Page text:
It is recommended that all patients should have their blood glucose levels tested on admission to a hospital, irrespective of whether they have been diagnosed with diabetes or not.
Professional endocrinologists has released new clinical practice guidelines recommendations for practical and safe glycemic targets as well as offering protocols and system improvements needed to achieve glycemic goals for hospitalized patients in a noncritical care setting.
A team of experts, led by those at Emory University School of Medicine (Atlanta, GA, USA) have published a new guideline which contains consensus recommendations from experts in the field for the management of diabetes in hospitalized patients. Hyperglycemia, or high blood sugar (glucose) levels, is a common, serious and expensive healthcare problem in hospitalized patients that is linked to an increased risk of complications and mortality. It can also affect nondiabetic hospitalized patients. According to observational studies, 32% to 38% of patients in community hospitals suffer from hyperglycemia. Improving glycemic control leads to lower hospital complications in general medicine and surgery patients.
The recommendations include that most hospitalized patients with noncritical illness glycemic targets should have a premeal glucose target of less than 140 mg/dL and random blood glucose of less than 180 mg/dL. Also that all inpatients with known diabetes or with hyperglycemia of greater than 7.8 mmol/liter (140 mg/dL) be assessed with a hemoglobin A1C (HbA1C) level if this has not been performed in the preceding 2-3 months. Additional recommendations include a premeal glucose target of less than 140 mg/dL (7.8 mmol/liter) and a random blood glucose of less than 180 mg/dL (10.0 mmol/L) for the majority of hospitalized patients with noncritical illness. They recommend implementation of a standardized hospital-wide, nurse-initiated hypoglycemia treatment protocol to prompt immediate therapy of any recognized hypoglycemia, defined as blood glucose below 3.9 mmol/L (70 mg/dL).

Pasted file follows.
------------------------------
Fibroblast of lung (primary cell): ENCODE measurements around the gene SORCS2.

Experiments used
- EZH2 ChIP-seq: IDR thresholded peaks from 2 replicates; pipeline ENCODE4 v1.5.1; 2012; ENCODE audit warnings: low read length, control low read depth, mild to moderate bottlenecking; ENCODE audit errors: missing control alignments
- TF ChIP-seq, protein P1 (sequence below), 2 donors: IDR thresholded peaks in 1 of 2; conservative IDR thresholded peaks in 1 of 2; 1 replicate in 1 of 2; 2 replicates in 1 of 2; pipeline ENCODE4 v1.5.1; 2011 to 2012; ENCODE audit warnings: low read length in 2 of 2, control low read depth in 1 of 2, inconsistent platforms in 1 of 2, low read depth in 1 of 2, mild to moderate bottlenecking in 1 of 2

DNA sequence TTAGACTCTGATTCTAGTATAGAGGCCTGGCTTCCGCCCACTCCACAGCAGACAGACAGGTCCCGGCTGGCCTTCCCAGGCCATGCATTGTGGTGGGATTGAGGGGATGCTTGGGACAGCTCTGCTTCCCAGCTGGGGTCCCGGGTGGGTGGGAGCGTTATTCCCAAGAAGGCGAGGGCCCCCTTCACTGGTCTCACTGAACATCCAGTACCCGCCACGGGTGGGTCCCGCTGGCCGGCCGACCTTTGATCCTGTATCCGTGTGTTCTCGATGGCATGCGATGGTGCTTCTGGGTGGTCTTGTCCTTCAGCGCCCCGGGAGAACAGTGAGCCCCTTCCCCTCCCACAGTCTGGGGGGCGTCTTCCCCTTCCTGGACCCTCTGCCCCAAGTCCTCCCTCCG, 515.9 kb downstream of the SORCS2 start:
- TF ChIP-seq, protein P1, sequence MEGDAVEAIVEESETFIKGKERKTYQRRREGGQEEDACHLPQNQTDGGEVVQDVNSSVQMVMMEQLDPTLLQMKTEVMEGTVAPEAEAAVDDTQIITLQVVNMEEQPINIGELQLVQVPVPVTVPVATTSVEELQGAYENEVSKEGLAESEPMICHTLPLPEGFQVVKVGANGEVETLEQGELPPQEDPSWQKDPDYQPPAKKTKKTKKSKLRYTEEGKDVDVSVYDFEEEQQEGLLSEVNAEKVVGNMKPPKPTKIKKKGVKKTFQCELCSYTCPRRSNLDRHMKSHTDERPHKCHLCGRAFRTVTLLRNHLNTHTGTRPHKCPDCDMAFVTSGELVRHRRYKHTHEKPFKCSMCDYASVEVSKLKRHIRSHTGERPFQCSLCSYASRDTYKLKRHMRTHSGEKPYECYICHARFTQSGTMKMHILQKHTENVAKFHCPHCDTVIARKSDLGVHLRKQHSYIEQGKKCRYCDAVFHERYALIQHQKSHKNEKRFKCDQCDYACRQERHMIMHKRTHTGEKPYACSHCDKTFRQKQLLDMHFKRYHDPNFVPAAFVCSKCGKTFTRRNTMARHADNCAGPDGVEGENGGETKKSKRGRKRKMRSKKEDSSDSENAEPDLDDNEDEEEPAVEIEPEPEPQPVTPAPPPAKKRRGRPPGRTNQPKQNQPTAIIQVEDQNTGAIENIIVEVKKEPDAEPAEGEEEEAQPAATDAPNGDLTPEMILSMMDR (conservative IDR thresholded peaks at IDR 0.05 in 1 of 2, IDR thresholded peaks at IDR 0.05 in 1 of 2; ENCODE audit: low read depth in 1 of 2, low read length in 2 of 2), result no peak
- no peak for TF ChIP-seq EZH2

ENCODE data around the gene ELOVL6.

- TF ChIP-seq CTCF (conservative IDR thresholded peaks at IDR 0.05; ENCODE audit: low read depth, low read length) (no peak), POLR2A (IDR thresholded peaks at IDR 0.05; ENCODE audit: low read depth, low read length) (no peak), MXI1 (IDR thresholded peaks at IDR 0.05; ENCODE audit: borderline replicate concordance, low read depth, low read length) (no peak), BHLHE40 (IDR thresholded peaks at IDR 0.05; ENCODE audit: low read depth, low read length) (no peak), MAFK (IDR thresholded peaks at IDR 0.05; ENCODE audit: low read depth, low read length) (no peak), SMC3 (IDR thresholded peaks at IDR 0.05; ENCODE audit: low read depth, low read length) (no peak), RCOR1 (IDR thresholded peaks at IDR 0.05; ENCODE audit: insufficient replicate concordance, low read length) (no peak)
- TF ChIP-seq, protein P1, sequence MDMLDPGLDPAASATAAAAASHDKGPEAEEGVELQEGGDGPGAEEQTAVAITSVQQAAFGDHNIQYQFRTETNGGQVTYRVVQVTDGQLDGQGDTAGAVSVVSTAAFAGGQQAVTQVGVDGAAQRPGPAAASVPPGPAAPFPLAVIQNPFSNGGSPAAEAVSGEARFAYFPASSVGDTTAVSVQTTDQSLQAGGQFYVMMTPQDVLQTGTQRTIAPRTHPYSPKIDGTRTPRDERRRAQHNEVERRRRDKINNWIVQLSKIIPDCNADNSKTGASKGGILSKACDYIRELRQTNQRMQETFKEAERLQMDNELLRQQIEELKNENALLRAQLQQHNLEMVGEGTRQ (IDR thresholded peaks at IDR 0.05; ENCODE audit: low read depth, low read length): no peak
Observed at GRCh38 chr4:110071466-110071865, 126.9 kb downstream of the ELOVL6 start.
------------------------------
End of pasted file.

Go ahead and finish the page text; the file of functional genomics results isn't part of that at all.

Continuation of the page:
The Clinical Practice Guideline (CPG) Program was established by The Endocrine Society (Chevy Chase, MD, USA). It provides endocrinologists and other clinicians with evidence-based recommendations for diagnosing and treating endocrine-related conditions. A consortium of topic-related endocrine experts creates each CPG recommendation based on scientific reviews of literature. The recommendations were published in the January 2012 issue of the Journal of Clinical Endocrinology & Metabolism (JCEM).
Emory University School of Medicine
The Endocrine Society